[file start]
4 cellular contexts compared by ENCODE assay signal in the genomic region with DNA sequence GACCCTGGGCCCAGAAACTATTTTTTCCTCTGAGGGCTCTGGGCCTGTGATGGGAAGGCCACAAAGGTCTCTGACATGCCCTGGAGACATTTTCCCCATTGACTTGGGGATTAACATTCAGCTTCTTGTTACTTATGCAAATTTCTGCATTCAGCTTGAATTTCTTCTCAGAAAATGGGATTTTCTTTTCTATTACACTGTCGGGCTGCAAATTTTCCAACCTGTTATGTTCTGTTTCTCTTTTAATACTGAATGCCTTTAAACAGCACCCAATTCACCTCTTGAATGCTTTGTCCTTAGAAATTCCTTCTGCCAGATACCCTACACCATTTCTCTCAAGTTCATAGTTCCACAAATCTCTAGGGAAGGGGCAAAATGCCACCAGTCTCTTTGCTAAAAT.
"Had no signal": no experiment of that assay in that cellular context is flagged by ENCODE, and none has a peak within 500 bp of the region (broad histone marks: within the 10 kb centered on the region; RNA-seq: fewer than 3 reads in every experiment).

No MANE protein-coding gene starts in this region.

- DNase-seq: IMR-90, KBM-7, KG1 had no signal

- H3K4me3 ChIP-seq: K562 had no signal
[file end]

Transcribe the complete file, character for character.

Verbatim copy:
4 cellular contexts compared by ENCODE assay signal in the genomic region with DNA sequence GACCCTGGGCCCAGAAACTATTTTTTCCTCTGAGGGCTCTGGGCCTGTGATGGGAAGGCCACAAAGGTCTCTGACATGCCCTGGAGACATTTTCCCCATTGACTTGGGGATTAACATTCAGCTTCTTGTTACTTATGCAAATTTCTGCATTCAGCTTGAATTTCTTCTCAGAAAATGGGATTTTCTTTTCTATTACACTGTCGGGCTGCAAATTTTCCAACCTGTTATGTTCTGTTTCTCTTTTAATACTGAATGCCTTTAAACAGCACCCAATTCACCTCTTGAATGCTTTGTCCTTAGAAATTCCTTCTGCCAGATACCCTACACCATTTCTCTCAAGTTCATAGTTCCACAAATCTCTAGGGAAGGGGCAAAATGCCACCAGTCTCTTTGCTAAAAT.
"Had no signal": no experiment of that assay in that cellular context is flagged by ENCODE, and none has a peak within 500 bp of the region (broad histone marks: within the 10 kb centered on the region; RNA-seq: fewer than 3 reads in every experiment).

No MANE protein-coding gene starts in this region.

- DNase-seq: IMR-90, KBM-7, KG1 had no signal

- H3K4me3 ChIP-seq: K562 had no signal